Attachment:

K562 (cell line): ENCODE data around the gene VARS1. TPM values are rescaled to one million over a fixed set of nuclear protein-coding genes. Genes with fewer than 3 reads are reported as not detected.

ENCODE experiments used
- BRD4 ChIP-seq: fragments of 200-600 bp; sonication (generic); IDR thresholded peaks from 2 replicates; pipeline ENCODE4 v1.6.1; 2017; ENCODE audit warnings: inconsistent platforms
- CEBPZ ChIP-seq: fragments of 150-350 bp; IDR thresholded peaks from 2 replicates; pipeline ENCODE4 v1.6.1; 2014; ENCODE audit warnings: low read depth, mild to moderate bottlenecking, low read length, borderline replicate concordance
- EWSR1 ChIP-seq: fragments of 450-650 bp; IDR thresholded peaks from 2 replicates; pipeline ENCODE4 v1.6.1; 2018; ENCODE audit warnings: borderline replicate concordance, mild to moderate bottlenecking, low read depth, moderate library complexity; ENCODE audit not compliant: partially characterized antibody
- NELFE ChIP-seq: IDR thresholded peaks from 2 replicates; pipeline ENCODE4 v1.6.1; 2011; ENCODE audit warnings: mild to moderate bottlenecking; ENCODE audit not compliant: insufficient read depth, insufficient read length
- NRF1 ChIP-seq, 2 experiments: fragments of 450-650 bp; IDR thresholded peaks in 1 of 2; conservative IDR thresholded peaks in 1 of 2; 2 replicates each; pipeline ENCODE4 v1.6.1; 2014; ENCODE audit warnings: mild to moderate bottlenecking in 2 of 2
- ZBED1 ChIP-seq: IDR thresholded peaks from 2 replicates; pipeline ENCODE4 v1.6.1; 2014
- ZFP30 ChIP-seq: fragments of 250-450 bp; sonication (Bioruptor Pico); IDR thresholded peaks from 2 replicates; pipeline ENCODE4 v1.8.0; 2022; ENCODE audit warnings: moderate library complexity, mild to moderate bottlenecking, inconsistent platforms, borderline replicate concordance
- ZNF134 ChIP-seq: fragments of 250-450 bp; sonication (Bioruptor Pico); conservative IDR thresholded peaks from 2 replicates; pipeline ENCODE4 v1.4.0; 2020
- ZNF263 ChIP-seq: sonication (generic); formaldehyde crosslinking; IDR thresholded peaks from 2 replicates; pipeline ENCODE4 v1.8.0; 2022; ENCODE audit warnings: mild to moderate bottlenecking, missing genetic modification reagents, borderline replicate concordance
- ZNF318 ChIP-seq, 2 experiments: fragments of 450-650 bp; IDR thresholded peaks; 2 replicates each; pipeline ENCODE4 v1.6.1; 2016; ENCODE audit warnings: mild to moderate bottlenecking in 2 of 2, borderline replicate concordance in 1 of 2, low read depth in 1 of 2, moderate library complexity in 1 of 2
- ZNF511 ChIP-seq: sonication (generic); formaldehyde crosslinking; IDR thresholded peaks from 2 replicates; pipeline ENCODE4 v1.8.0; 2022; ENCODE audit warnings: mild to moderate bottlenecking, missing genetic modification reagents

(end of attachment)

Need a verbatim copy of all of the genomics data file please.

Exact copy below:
K562 (cell line): ENCODE data around the gene VARS1. TPM values are rescaled to one million over a fixed set of nuclear protein-coding genes. Genes with fewer than 3 reads are reported as not detected.

ENCODE experiments used
- BRD4 ChIP-seq: fragments of 200-600 bp; sonication (generic); IDR thresholded peaks from 2 replicates; pipeline ENCODE4 v1.6.1; 2017; ENCODE audit warnings: inconsistent platforms
- CEBPZ ChIP-seq: fragments of 150-350 bp; IDR thresholded peaks from 2 replicates; pipeline ENCODE4 v1.6.1; 2014; ENCODE audit warnings: low read depth, mild to moderate bottlenecking, low read length, borderline replicate concordance
- EWSR1 ChIP-seq: fragments of 450-650 bp; IDR thresholded peaks from 2 replicates; pipeline ENCODE4 v1.6.1; 2018; ENCODE audit warnings: borderline replicate concordance, mild to moderate bottlenecking, low read depth, moderate library complexity; ENCODE audit not compliant: partially characterized antibody
- NELFE ChIP-seq: IDR thresholded peaks from 2 replicates; pipeline ENCODE4 v1.6.1; 2011; ENCODE audit warnings: mild to moderate bottlenecking; ENCODE audit not compliant: insufficient read depth, insufficient read length
- NRF1 ChIP-seq, 2 experiments: fragments of 450-650 bp; IDR thresholded peaks in 1 of 2; conservative IDR thresholded peaks in 1 of 2; 2 replicates each; pipeline ENCODE4 v1.6.1; 2014; ENCODE audit warnings: mild to moderate bottlenecking in 2 of 2
- ZBED1 ChIP-seq: IDR thresholded peaks from 2 replicates; pipeline ENCODE4 v1.6.1; 2014
- ZFP30 ChIP-seq: fragments of 250-450 bp; sonication (Bioruptor Pico); IDR thresholded peaks from 2 replicates; pipeline ENCODE4 v1.8.0; 2022; ENCODE audit warnings: moderate library complexity, mild to moderate bottlenecking, inconsistent platforms, borderline replicate concordance
- ZNF134 ChIP-seq: fragments of 250-450 bp; sonication (Bioruptor Pico); conservative IDR thresholded peaks from 2 replicates; pipeline ENCODE4 v1.4.0; 2020
- ZNF263 ChIP-seq: sonication (generic); formaldehyde crosslinking; IDR thresholded peaks from 2 replicates; pipeline ENCODE4 v1.8.0; 2022; ENCODE audit warnings: mild to moderate bottlenecking, missing genetic modification reagents, borderline replicate concordance
- ZNF318 ChIP-seq, 2 experiments: fragments of 450-650 bp; IDR thresholded peaks; 2 replicates each; pipeline ENCODE4 v1.6.1; 2016; ENCODE audit warnings: mild to moderate bottlenecking in 2 of 2, borderline replicate concordance in 1 of 2, low read depth in 1 of 2, moderate library complexity in 1 of 2
- ZNF511 ChIP-seq: sonication (generic); formaldehyde crosslinking; IDR thresholded peaks from 2 replicates; pipeline ENCODE4 v1.8.0; 2022; ENCODE audit warnings: mild to moderate bottlenecking, missing genetic modification reagents